Now, I wouln’t go outside, with your megaphone, and announce to the world that all are playing nice, that this Lomachenko-Gary Russell June 21 scrap was the hors d’ouevres and this Kovalev-Hopkins tiff will be served up as the main course right quick. But I’m feeling like the thawing is continuing, that more varied deals will be made in this second half of the year in boxing, with HBO being amenable to working with this Oscar De La Hoya-led Golden Boy. Kovalev is tied in to fighting on HBO, by the way, and to my knowledge, Hopkins is NOT tied into having his bouts run on Showtime, so that could help pave the way to make this thaw-out special reach the serving stage.

Duva told me that yes, she gets the feeling that the thawing is in effect. The proof? Because this Kovalev-Hopkins bout is even being talked about…that’s proof in itself. “Exponentially,” she told me, when I asked about there being light at the end of the accursed tunnel of division.

“I want to hear (that HBO will work with Golden Boy, and all entities will be open to doing deals even with people they don’t call friends) that, as a promoter, because then more opportunities can be created, to work together. If everybody is just making matches in house, then what you get is a very stagnant, boring sport. I come from a time when we absolutely despised each other, but we’d come together to make a deal. Bernard Hopkins, I’ll say this if this is proof of HBO being willing to back up what they’re insinuating, Bernard Hopkins was a pre-approved opponent in that (multifight deal made for Kovalev’s next few fights earlier in 2014). It was always envisioned that perhaps times would change.”

Now, I do confess I have not figured what other shoe has dropped, and who was wearing it…or even if the damned thing has dropped at all. I did do a double take when I heard and saw Hopkins, basically besties with Richard Schaefer the last few five or so years, changing his tune, and saying he’d be open to fighting for Oscar’s Golden Boy. I sort of assumed that there would be a full split, with “Richard’s guys” going with him, and maybe fighting on Mayweather cards, and Oscar’s guys sticking behind with him, and fighting under the GBP umbrella still. I wondered aloud, does Hopkins’ change of tune maybe indicate that Schaefer has indicated to B-Hop that he will be out of commission for a spell, not being active in the sport, for whatever reasons, be they litigational or contractual…and that’s why Hopkins is singing a new tune?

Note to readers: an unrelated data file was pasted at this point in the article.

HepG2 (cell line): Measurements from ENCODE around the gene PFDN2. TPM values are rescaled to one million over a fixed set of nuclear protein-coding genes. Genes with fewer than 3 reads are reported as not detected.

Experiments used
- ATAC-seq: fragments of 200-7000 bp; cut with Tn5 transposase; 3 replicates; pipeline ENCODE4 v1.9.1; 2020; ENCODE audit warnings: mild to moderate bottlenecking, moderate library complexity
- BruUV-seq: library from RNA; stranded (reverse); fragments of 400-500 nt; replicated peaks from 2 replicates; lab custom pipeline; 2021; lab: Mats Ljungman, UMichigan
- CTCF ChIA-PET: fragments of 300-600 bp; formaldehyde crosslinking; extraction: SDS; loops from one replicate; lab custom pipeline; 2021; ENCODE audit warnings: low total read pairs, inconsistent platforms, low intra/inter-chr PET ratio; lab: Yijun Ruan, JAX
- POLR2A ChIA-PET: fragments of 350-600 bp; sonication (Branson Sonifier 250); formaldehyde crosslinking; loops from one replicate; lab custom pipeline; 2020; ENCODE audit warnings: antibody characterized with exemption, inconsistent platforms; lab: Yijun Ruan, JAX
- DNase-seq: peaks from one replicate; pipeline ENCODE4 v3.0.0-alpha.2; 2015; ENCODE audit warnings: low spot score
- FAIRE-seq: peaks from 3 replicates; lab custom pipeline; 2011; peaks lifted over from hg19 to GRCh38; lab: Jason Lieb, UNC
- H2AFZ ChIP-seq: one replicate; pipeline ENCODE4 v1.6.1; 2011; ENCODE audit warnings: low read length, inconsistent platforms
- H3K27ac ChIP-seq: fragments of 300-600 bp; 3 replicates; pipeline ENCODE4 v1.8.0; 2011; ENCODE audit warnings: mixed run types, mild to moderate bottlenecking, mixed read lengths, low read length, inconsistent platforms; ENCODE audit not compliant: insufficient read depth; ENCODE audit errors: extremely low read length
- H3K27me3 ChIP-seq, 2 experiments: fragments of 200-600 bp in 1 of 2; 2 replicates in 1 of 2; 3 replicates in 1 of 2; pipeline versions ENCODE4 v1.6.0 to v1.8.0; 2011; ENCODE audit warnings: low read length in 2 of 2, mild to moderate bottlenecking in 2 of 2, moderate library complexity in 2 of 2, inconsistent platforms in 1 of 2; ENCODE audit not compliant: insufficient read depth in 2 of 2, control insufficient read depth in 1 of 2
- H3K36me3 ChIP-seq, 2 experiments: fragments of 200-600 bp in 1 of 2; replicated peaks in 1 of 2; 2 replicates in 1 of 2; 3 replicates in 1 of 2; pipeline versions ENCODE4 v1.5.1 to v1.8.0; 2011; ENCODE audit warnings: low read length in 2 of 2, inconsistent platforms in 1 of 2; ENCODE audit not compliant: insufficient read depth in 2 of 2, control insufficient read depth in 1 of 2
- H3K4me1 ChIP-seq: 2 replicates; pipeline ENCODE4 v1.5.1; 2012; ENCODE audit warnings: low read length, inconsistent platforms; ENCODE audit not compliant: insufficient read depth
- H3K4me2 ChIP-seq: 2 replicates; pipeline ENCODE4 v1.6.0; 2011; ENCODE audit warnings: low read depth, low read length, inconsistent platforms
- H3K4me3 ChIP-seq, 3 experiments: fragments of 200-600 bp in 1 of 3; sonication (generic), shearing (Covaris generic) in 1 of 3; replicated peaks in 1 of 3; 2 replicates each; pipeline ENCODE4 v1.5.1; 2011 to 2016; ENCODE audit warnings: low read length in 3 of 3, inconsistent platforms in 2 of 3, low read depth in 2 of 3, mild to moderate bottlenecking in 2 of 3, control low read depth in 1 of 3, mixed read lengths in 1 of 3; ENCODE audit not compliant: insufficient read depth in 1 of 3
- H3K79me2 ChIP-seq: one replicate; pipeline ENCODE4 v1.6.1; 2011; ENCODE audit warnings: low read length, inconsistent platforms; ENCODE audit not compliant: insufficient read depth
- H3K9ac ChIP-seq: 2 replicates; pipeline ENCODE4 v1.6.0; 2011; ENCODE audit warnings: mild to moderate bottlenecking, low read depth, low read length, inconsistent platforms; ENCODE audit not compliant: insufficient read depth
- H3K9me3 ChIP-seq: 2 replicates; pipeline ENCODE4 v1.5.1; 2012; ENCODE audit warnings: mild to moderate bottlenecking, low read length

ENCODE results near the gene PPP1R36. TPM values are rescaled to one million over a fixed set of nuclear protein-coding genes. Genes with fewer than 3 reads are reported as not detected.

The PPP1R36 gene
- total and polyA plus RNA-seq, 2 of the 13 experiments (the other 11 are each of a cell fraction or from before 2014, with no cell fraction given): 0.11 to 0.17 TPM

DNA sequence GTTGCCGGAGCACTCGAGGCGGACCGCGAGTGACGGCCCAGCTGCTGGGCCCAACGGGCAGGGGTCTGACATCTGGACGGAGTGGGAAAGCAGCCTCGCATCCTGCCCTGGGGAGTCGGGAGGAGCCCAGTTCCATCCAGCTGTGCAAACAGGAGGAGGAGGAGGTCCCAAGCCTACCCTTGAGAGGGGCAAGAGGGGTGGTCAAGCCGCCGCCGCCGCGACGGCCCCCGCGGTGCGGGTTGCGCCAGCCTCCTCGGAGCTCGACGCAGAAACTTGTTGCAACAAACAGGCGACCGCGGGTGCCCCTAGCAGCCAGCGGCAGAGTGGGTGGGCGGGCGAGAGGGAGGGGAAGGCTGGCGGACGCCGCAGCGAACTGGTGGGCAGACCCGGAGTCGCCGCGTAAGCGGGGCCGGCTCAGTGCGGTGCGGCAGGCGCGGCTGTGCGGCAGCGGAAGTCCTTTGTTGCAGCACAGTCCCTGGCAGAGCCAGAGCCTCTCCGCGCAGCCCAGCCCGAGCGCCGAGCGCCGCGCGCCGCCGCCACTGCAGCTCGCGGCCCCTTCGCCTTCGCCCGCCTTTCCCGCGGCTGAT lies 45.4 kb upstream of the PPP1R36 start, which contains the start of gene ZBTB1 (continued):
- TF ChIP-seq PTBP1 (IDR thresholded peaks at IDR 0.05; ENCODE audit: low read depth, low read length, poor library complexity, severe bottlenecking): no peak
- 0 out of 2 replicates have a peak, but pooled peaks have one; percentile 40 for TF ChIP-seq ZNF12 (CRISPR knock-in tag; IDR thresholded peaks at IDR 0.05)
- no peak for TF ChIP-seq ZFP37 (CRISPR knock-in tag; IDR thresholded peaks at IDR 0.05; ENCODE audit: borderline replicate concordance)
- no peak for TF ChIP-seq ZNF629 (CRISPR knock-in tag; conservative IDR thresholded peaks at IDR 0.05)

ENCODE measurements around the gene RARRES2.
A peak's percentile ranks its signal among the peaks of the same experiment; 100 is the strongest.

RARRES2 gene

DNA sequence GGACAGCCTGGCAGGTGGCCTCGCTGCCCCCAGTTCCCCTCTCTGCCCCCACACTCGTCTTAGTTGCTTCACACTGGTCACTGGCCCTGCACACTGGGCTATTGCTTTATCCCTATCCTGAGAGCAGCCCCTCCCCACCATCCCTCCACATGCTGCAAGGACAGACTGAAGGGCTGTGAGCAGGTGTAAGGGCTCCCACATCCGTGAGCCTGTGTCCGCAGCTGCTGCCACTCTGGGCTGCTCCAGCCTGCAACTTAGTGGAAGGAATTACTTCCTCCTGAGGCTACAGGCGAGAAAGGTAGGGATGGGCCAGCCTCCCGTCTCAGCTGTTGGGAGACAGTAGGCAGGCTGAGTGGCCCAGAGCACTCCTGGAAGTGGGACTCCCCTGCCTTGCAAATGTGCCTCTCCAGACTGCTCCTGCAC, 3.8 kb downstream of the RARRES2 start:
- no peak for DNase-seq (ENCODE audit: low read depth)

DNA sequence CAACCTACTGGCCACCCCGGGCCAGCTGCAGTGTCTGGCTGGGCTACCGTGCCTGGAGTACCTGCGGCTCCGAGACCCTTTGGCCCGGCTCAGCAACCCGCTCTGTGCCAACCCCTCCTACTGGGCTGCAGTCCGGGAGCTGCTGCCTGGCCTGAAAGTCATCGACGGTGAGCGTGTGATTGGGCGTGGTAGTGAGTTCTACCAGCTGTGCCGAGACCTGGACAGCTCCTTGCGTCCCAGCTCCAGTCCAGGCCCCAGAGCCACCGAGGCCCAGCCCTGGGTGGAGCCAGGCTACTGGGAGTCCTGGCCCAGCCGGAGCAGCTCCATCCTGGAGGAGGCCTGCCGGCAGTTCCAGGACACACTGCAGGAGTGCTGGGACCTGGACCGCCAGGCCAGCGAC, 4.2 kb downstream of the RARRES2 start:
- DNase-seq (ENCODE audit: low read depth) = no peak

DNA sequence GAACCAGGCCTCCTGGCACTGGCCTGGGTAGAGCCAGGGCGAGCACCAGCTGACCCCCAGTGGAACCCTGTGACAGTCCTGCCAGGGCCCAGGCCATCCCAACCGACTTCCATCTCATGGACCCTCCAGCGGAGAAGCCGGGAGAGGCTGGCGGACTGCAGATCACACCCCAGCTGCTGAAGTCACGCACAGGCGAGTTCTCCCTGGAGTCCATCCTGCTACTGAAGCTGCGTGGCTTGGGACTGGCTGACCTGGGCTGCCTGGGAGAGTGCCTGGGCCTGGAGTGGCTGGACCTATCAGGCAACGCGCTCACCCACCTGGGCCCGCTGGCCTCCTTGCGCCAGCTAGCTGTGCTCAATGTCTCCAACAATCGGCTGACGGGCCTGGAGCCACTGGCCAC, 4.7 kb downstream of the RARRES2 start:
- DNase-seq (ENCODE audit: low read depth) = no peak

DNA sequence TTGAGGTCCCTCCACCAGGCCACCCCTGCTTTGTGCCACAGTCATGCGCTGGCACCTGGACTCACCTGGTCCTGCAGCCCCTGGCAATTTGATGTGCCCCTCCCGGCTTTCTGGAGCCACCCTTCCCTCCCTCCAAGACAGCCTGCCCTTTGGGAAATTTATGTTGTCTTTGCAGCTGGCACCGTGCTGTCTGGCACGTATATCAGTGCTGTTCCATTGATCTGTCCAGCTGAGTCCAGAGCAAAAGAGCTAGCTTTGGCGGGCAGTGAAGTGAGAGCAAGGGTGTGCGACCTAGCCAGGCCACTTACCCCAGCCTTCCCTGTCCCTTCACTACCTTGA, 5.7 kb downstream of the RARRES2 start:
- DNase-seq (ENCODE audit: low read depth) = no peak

No, Duva said, that’s not her perception. Her perception, she said, is that she thinks that Showtime isn’t interested in right now putting together a Hopkins vs. Adonis Stevenson fight. Why would that be, you might ask. That fight was on the back and then front burner for awhile. Maybe one reason, and I am purely theorizing here, is that it would seem more prudent not to mix up those ingredients in that fashion because of the ongoing suit lodged by Duva against Showtime, and Haymon and Stevenson, and Golden Boy and others. That suit is stemming from the busted deal from the spring which Duva maintains she had cemented, but which splintered when Stevenson latched on with Haymon. I think theorizing is all we’re going to get here, because you could also speculate that maybe some people think Stevenson is too obviously ripe to be picked off by Hopkins, and it might be “wiser” to have him fight lower-caliber opposition, to make it more likely that he retains a belt-holder at 175 pounds.